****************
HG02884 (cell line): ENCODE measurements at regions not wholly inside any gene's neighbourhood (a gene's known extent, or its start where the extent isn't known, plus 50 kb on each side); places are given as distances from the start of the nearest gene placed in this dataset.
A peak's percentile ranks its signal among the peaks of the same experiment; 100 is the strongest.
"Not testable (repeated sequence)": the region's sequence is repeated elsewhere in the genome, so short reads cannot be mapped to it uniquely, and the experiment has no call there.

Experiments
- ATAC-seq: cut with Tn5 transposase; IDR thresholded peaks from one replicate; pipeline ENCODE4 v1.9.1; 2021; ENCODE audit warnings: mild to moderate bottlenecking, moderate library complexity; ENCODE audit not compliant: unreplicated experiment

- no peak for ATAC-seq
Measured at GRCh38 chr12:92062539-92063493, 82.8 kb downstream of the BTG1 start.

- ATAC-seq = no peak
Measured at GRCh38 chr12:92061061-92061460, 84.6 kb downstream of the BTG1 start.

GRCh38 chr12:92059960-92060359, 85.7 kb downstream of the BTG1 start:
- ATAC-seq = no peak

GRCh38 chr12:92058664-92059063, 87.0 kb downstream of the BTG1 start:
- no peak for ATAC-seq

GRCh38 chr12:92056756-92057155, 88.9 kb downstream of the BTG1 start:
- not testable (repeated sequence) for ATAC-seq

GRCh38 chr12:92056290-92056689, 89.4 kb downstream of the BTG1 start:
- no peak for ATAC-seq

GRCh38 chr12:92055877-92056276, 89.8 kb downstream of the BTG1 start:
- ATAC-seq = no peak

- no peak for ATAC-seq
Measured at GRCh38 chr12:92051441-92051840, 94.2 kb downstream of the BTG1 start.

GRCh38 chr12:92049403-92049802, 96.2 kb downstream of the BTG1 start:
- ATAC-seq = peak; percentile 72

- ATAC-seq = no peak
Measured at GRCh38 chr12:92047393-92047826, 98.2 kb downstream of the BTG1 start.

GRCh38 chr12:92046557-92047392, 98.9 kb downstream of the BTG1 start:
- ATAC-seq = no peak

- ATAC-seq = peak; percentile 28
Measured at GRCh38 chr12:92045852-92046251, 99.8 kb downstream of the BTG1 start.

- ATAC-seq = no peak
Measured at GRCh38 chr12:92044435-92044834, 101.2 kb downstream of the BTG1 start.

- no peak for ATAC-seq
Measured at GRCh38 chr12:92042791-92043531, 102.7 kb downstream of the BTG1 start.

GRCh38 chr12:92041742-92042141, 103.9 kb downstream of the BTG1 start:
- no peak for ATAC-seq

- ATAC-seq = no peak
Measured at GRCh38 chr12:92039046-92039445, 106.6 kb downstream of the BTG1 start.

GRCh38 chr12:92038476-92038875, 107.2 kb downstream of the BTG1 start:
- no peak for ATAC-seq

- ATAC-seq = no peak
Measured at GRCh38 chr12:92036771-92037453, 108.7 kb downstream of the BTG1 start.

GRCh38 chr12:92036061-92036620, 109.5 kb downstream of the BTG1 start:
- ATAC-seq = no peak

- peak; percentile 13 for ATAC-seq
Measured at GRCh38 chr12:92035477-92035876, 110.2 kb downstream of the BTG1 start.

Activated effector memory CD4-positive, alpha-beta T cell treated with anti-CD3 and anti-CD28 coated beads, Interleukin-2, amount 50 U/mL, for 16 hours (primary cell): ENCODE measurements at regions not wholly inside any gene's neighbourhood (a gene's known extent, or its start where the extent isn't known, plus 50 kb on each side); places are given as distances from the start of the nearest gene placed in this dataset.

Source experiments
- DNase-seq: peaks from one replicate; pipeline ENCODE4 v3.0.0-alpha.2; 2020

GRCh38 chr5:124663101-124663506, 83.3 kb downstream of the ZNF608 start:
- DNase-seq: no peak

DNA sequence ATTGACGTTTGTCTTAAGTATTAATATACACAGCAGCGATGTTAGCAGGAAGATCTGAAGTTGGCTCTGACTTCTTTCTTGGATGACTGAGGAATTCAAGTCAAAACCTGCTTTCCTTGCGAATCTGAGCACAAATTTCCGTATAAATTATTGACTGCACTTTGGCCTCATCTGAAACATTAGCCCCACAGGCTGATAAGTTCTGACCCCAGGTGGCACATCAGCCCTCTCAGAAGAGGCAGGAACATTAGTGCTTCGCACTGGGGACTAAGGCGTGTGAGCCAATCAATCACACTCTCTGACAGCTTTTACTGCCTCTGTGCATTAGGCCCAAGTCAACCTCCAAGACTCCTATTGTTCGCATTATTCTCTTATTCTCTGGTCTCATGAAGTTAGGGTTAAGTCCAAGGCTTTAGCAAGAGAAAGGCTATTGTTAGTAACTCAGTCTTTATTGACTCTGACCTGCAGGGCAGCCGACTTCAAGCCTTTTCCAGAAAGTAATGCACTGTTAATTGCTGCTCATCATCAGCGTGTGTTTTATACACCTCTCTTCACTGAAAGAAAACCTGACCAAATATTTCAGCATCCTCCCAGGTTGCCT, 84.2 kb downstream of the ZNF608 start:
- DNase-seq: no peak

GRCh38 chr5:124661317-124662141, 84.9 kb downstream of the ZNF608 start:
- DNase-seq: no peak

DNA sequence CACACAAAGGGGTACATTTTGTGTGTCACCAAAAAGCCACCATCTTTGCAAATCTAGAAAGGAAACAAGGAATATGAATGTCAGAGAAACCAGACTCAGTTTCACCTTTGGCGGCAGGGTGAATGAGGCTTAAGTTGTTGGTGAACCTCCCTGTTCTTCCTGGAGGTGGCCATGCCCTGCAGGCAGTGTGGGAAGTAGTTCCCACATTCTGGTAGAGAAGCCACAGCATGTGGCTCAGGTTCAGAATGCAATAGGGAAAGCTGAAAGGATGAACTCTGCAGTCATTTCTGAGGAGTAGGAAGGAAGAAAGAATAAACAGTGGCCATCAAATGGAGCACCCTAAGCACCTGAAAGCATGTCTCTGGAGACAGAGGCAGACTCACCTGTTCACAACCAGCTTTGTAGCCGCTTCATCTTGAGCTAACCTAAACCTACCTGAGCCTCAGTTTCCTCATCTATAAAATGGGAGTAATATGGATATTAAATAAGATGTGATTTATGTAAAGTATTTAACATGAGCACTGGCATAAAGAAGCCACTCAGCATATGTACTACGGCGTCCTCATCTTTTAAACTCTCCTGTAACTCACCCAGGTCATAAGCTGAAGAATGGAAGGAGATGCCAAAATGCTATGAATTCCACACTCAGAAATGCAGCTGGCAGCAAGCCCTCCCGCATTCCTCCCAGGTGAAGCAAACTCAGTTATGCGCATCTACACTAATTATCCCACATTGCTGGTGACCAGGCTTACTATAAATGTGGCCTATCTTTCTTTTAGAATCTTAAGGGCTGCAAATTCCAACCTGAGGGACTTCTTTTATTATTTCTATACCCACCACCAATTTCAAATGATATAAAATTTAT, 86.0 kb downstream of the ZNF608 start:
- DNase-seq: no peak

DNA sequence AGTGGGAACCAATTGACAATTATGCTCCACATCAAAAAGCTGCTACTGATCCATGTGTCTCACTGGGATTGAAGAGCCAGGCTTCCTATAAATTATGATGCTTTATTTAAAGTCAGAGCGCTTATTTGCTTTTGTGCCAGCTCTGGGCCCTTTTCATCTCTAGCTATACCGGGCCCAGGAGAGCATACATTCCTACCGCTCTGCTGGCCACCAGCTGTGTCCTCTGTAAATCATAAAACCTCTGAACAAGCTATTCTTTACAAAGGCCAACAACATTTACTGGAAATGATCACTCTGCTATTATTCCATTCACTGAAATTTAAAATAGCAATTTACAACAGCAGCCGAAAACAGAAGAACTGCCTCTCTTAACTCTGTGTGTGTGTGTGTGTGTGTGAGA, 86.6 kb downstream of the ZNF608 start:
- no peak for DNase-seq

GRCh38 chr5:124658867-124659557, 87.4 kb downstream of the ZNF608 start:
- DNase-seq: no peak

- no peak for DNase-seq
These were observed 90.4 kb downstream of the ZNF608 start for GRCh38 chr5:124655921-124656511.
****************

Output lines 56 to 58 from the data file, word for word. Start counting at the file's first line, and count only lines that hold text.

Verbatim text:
- DNase-seq: no peak

DNA sequence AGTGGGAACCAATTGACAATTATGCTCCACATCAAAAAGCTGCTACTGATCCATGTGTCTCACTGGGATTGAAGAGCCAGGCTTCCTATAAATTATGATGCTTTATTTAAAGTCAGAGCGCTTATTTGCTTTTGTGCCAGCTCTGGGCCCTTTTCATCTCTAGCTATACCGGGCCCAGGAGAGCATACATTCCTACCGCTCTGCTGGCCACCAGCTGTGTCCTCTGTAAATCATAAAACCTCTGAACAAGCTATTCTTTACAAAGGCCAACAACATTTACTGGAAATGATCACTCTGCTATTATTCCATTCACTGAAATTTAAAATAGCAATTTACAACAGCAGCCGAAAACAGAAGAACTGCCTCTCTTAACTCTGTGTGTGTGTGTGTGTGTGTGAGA, 86.6 kb downstream of the ZNF608 start:
- no peak for DNase-seq